For students enrolled in Kindergarten through Grade 8, the student may be required to attend summer school or to repeat the grade, if he or she is absent from school more than twenty (20) days during a school year.
Communications from Parents Regarding Absences
Parents should make every reasonable effort to communicate with the school when a child is absent by calling the school before 8:00 a.m., the start of the school day. The following information should be provided:
• As a means of preventing trouble and providing protection to your child to and from school, we also strive to teach the following:
• The police officer is a friend of the children, and the child is to go to the police at any time that he or she is in trouble.
D. Crossing GuardsCrossing Guards will be at their assigned positions from 7:30 a.m. to 8:30 a.m. and 2:00 p.m. to 3:00 p.m. Additionally, they will be at the Adams School and Webster School from 10:30 a.m. to 11:30 a.m. for preschool sessions.
E. Before School Supervision
Parents should not send children to school too early. Students should arrive at school as close to 7:45 a.m. as possible. This is especially true during cold or inclement weather. There is no playground supervision prior to the opening of school at 7:45 a.m.
F. Playground Parking
All vehicles should be out of the schoolyard before 6:30 a.m. No vehicles may enter or leave the schoolyard between 6:30 a.m. and 5:00 p.m.
G. Insurance Options
Information concerning student accident insurance is distributed at the beginning of the school year. There are two policies available: one offering limited coverage during the school day, and one offering twenty-four hour, fifty-two week protection. These insurance forms are to be mailed back directly to the insurance company with your payment.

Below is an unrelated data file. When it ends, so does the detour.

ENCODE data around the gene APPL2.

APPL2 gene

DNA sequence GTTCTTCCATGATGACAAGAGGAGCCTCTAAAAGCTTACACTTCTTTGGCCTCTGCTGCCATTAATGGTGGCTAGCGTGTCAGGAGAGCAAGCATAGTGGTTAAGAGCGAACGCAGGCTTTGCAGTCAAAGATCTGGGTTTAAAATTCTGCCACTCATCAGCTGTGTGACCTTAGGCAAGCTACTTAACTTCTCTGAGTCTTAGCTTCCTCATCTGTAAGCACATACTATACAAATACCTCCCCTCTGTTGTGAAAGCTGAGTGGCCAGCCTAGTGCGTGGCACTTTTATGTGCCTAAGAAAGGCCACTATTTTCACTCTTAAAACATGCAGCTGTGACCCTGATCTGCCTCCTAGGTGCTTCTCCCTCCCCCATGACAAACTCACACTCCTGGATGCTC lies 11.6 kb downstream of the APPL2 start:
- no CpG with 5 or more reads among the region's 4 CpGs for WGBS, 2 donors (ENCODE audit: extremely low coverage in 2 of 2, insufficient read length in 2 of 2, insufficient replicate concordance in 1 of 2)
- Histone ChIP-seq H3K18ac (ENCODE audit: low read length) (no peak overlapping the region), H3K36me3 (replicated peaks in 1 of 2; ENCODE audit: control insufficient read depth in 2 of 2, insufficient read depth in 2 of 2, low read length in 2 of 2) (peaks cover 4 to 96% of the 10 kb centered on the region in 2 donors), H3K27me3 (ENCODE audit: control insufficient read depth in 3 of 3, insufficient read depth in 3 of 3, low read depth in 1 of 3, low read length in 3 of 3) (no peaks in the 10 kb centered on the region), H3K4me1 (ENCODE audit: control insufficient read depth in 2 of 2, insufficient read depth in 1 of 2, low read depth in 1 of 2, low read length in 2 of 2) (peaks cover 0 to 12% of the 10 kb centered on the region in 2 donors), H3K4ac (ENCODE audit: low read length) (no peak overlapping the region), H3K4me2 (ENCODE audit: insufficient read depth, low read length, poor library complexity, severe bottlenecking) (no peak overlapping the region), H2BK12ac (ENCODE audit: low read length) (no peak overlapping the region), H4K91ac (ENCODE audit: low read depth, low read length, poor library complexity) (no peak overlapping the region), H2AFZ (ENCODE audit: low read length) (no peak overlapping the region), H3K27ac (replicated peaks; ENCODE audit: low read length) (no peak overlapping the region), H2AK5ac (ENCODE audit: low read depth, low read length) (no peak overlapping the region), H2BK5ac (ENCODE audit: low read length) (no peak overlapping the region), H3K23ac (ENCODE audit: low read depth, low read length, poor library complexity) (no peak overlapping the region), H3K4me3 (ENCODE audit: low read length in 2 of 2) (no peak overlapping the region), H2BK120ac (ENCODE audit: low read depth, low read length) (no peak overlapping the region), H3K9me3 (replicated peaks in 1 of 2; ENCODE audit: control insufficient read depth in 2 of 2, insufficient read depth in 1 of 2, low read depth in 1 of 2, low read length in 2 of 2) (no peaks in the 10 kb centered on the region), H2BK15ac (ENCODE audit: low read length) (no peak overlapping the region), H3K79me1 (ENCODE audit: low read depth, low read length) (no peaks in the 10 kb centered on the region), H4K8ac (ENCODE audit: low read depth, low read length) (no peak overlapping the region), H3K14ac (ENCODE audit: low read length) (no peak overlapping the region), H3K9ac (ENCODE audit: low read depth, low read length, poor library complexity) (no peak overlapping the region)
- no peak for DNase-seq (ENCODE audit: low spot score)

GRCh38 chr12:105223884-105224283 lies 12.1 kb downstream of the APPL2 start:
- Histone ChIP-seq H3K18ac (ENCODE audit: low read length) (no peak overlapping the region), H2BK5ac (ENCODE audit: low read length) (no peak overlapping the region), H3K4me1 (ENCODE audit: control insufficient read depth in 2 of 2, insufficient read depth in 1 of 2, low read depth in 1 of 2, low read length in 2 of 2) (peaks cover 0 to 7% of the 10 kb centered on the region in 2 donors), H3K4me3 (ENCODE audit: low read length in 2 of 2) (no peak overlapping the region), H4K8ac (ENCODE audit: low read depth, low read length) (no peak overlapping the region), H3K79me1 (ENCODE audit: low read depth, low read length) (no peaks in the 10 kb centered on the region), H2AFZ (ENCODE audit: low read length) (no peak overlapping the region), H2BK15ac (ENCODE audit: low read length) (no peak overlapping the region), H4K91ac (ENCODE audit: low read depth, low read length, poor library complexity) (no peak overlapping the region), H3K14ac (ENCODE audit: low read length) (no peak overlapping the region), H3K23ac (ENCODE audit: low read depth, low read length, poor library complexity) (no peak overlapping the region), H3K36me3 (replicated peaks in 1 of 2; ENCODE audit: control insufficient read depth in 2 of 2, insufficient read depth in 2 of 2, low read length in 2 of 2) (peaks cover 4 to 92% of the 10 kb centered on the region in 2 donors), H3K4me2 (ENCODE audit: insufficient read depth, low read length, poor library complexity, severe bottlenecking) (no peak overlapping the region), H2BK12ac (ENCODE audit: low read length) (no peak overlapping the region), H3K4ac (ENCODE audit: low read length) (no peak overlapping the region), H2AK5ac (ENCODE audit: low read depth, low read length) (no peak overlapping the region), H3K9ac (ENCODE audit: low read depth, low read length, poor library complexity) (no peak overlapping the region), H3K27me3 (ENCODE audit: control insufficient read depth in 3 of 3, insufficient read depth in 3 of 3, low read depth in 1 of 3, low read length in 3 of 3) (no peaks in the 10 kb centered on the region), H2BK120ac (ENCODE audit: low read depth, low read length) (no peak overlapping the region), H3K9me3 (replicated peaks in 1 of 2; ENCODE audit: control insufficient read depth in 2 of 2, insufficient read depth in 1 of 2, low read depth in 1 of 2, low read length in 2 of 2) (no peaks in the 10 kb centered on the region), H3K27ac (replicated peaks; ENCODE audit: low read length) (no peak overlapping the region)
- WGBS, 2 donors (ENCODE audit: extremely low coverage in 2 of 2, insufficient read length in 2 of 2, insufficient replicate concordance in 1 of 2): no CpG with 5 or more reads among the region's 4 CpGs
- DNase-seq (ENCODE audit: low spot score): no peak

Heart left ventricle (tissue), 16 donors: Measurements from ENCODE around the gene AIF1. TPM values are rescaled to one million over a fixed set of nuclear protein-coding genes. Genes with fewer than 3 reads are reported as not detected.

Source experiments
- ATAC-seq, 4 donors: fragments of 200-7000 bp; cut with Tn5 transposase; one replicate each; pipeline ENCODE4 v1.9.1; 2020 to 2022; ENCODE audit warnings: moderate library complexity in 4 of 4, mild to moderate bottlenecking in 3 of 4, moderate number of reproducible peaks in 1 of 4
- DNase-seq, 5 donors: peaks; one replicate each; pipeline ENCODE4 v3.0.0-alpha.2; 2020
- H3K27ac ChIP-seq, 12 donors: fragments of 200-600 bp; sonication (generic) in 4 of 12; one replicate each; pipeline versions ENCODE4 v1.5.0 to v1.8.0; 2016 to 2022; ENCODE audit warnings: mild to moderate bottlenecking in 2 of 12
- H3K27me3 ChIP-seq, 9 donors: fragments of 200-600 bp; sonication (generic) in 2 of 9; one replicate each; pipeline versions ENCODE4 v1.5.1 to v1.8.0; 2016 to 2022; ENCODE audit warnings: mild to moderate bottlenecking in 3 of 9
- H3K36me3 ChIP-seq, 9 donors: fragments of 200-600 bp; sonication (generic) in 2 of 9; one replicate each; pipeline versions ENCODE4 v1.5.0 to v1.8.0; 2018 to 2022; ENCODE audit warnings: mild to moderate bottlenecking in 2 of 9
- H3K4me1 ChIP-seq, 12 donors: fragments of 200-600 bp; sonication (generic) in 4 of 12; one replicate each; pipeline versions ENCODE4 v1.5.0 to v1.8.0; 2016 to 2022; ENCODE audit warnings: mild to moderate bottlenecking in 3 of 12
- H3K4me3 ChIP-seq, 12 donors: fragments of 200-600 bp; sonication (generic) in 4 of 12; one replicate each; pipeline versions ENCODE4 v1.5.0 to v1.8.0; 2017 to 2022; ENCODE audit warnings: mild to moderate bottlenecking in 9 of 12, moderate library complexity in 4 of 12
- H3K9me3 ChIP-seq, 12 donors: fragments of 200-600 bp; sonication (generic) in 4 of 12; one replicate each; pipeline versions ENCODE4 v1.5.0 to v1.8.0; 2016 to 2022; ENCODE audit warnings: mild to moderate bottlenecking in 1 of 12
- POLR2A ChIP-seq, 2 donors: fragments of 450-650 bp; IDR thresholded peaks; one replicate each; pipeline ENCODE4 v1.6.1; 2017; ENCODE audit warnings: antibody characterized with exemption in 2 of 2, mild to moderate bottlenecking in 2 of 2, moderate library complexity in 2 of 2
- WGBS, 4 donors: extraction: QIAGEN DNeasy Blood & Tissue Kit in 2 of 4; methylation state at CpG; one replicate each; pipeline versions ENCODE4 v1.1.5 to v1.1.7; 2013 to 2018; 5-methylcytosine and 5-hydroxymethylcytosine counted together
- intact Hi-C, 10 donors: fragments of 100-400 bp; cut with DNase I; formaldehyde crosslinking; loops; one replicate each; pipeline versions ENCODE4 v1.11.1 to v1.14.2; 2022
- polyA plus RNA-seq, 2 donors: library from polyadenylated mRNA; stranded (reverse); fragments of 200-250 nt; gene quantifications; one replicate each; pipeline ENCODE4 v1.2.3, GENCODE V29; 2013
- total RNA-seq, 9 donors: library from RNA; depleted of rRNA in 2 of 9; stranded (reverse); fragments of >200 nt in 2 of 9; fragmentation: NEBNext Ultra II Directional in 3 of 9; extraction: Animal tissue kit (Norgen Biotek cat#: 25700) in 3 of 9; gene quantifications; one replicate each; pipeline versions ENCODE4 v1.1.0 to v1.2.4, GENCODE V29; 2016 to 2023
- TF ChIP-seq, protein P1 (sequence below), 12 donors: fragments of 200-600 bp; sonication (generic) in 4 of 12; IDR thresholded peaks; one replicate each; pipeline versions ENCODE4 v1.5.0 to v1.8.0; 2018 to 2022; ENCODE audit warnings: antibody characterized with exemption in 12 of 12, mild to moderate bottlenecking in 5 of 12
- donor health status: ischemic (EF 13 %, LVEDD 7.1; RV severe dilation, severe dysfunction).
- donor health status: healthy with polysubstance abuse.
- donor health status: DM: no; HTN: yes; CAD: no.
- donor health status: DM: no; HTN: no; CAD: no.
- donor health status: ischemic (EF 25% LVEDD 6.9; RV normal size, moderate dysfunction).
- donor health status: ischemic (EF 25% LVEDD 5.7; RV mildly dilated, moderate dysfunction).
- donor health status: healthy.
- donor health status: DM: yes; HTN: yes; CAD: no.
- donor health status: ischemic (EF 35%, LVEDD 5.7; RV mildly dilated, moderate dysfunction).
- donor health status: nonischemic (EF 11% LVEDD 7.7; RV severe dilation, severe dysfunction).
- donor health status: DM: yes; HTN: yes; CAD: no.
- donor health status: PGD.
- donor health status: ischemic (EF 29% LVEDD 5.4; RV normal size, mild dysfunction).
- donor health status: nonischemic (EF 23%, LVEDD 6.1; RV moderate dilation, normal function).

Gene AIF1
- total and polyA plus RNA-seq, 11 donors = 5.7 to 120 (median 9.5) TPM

H. Field Trips
Field Trips are held at the discretion of the Principal. Transportation is arranged by the school office and paid for by students or the Parent Teacher Organization within each school.
The following types of field trips are not allowed:
• Out of state trips, unless specifically approved by the School Committee;
• Overnight trips, unless specifically approved by the School Committee;
• Trips to amusement parks;
• Trips to locations where swimming will occur, unless specifically approved by the School Committee; and
• Trips without parent permission.
Other Health and Safety Protections
1. Political affiliations or beliefs of the student or student’s parent;
Civil Rights and Equal Educational Opportunity Statutes
Teen Dating Violence
The Everett Public Schools refuses to tolerate and prohibits teen dating violence under any circumstances. Retaliation against any person who reports teen dating violence, provides information during an investigation into allegations of teen dating violence, witnesses instances of teen dating violence or has reliable information about a teen dating violence incident also is strictly prohibited. A student who knowingly makes a false accusation of teen dating violence or retaliation shall be subject to disciplinary action.
In furtherance of its commitment to prevent and stop teen dating violence, the Everett School Committee has adopted the following Policy on Teen Dating Violence.
The Everett Public Schools defines Domestic and Dating Violence in accordance with the Abuse Prevention Act, Massachusetts General Law 209A: Abuse is defined as 1) causing or attempting to cause physical harm; 2) placing another in fear of imminent serious harm; 3) causing another to engage involuntarily in sexual relations by force, threat or duress. Massachusetts General Laws Chapter 209A
The Everett Public Schools is committed to providing equal educational opportunities for all students. All schools are expected to promote an atmosphere of safety, respect and caring for all students, school officials, employees, consultants, contractors and visitors, and to provide an atmosphere that is conducive to teaching and learning.